Idaho governor to give final State of the State speech
Christy Perry, a Republican from Nampa, says she wore all black during the annual “State of the State” address to show support for sexual violence victims and to highlight the importance of women in the workplace.
Perry, who is also running Idaho open 1st Congressional District, said Monday that women who experience sexual harassment in the workplace often face worse situations back at home. She added that it important to raise awareness about supporting women in all areas of life.
Perry decision to wear all black comes just a day after almost every attendee at the Golden Globes Awards also wore black in support of the Time Up movement and as a statement against sexual misconduct.
All Idaho lawmakers will undergo “respectful workplace training” Tuesday. The training will include new policies on sexual harassment and changes on how to report misconduct.
Republican gubernatorial candidate Tommy Ahlquist thanked Gov. “Butch” Otter for his years of service, but said the upcoming race for the state highest elected office is about the future not the past.
Ahlquist, who is running for elected office for the first time, released a statement Monday following Otter twelfth and final “State of the State” address to lawmakers. The speech kicks off the 2018 legislative session.
Otter is not running for re election this year. Instead, Lt. Gov. Rep Raul Labrador and Ahlquist have all filed as Republican candidates in the open gubernatorial race.
Campaign manager David Johnston says Ahlquist is a political outsider who will bring a fresh approach to Idaho.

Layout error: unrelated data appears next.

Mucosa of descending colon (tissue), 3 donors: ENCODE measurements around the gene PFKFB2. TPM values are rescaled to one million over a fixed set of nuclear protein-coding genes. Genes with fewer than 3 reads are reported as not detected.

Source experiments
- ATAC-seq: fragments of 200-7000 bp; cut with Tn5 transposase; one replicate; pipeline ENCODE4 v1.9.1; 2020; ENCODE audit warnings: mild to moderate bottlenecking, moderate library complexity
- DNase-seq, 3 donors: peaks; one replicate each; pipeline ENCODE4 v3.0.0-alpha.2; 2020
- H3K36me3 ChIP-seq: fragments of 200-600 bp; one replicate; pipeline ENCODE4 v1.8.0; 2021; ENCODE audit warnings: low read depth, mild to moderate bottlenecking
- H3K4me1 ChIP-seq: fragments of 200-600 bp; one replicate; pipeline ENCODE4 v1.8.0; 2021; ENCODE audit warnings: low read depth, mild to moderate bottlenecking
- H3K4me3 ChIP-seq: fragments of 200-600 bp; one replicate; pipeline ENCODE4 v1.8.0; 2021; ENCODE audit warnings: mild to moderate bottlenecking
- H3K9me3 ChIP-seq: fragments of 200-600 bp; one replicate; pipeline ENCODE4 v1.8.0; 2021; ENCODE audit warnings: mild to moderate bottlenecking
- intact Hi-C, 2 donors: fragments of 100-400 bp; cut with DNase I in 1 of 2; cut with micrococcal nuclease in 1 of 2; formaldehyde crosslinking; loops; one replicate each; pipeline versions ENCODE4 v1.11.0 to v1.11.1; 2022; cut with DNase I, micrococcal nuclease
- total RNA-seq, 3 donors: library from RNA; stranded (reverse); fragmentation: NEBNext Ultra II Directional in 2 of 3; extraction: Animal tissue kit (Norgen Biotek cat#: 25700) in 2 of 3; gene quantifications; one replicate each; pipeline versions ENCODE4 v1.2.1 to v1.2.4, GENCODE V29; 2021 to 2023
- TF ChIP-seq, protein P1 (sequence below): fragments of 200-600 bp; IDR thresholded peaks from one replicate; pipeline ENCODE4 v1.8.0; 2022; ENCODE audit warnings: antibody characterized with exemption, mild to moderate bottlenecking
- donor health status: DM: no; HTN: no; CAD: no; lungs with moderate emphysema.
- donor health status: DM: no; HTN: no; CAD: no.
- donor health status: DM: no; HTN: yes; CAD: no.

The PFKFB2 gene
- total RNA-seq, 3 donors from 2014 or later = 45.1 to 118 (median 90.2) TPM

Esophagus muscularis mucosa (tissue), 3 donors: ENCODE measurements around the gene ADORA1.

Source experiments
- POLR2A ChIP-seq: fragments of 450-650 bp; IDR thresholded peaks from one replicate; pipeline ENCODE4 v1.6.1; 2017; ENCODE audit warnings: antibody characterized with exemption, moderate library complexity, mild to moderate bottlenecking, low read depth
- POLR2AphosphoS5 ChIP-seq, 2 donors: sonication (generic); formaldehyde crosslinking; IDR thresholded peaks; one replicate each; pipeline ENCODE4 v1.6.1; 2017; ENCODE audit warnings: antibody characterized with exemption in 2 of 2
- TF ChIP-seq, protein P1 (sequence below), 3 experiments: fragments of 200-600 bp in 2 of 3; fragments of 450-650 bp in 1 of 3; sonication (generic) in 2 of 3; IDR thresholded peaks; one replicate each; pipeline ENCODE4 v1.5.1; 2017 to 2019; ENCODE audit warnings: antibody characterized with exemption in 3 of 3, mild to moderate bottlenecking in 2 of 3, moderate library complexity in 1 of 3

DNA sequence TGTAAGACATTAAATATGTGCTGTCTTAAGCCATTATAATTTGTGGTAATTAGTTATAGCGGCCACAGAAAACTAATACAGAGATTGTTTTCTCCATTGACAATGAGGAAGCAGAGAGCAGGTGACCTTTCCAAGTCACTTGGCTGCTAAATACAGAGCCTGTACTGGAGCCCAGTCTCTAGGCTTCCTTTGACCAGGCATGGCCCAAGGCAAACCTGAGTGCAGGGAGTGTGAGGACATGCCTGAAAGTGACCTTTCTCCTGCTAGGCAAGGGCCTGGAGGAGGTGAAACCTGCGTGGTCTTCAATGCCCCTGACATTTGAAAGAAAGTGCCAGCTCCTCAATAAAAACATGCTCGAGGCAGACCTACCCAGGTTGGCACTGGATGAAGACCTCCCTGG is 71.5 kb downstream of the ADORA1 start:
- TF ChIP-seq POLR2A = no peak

Throughout his 55 minute speech on Monday, Otter focused on the benefits of political experience in order to learn the proper role of government.
Idaho Democratic legislative leaders thanked Gov. “Butch” Otter for his service to the state of Idaho, noting that Otter has maintained a spirit of civil discourse even though the minority party hasn always seen eye to eye with the Republican politician.
However, House Minority Leader Mat Erpelding of Boise said Monday he was concerned Otter proposed $192 million tax cut will be balanced out on the backs of Idaho families.
Furthermore, Erpelding says Otter 12 years in the executive office has left an entire generation of Idahoans impacted by inconsistent policies on education and health care.
Gov. “Butch” Otter is asking state lawmakers to approve a nearly $200 million tax cut for Idaho taxpayers.
Otter unveiled his tax cut package Monday during his “State of the State” address.
The announcement comes at a time when tax officials are warning lawmakers that Idaho taxpayers could end up paying roughly $100 million more next year as a result of the Republican tax overhaul that President Donald Trump signed into law last month.
Otter proposal is the latest idea lawmakers and tax experts are tossing around to ensure Idahoans receive tax relief, particularly as many Republican lawmakers face re election in the upcoming GOP primary in May.
Separately, Otter is once again pushing lawmakers to reduce a key component in how Idaho calculates the unemployment insurance tax rate because the trust fund Idaho uses to pay unemployment benefits has more money than it needs to survive an economic crisis. Lawmakers failed to take up the governor request last year.
Gov. “Butch” Otter final “State of the State” address begins with announcing Idaho is in a better place than when he took over office 12 years ago.
Otter said Monday that the governmental growth has remained limited during his three terms in the executive office, but the state has made important investments with its tax revenue.
The Republican governor is not seeking a fourth term.
Otter uses the annual speech to outline his budget and policy priorities for the upcoming fiscal year 2019. This year, Otter is asking lawmakers to raise the budget 6.6 percent bringing the budget total to roughly $3.6 billion.
Idaho Republican senators have elected new legislative leaders before the 2018 session officially kicks off.